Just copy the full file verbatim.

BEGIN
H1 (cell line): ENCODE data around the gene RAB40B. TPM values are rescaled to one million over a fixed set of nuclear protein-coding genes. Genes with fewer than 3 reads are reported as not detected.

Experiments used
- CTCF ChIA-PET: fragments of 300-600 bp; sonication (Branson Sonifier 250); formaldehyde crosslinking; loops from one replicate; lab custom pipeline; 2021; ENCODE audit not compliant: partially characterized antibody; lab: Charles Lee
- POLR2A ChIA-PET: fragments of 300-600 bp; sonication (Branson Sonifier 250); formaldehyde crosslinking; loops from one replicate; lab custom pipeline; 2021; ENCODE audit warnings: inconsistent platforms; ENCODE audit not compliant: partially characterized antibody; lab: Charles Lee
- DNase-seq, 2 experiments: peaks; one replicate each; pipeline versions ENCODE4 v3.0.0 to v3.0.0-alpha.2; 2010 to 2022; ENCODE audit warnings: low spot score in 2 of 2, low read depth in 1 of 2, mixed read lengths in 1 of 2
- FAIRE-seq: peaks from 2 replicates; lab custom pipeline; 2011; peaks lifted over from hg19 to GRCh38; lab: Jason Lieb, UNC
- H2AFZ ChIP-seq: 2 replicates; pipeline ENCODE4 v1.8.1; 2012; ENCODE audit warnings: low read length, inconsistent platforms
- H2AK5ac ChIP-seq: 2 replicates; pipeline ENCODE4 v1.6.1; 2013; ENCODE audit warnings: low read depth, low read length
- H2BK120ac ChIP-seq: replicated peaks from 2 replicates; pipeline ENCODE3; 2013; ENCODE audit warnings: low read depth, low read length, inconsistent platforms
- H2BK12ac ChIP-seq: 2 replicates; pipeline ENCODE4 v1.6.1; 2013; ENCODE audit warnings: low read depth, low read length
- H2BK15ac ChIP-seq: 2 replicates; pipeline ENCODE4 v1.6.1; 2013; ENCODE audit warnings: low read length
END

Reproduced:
H1 (cell line): ENCODE data around the gene RAB40B. TPM values are rescaled to one million over a fixed set of nuclear protein-coding genes. Genes with fewer than 3 reads are reported as not detected.

Experiments used
- CTCF ChIA-PET: fragments of 300-600 bp; sonication (Branson Sonifier 250); formaldehyde crosslinking; loops from one replicate; lab custom pipeline; 2021; ENCODE audit not compliant: partially characterized antibody; lab: Charles Lee
- POLR2A ChIA-PET: fragments of 300-600 bp; sonication (Branson Sonifier 250); formaldehyde crosslinking; loops from one replicate; lab custom pipeline; 2021; ENCODE audit warnings: inconsistent platforms; ENCODE audit not compliant: partially characterized antibody; lab: Charles Lee
- DNase-seq, 2 experiments: peaks; one replicate each; pipeline versions ENCODE4 v3.0.0 to v3.0.0-alpha.2; 2010 to 2022; ENCODE audit warnings: low spot score in 2 of 2, low read depth in 1 of 2, mixed read lengths in 1 of 2
- FAIRE-seq: peaks from 2 replicates; lab custom pipeline; 2011; peaks lifted over from hg19 to GRCh38; lab: Jason Lieb, UNC
- H2AFZ ChIP-seq: 2 replicates; pipeline ENCODE4 v1.8.1; 2012; ENCODE audit warnings: low read length, inconsistent platforms
- H2AK5ac ChIP-seq: 2 replicates; pipeline ENCODE4 v1.6.1; 2013; ENCODE audit warnings: low read depth, low read length
- H2BK120ac ChIP-seq: replicated peaks from 2 replicates; pipeline ENCODE3; 2013; ENCODE audit warnings: low read depth, low read length, inconsistent platforms
- H2BK12ac ChIP-seq: 2 replicates; pipeline ENCODE4 v1.6.1; 2013; ENCODE audit warnings: low read depth, low read length
- H2BK15ac ChIP-seq: 2 replicates; pipeline ENCODE4 v1.6.1; 2013; ENCODE audit warnings: low read length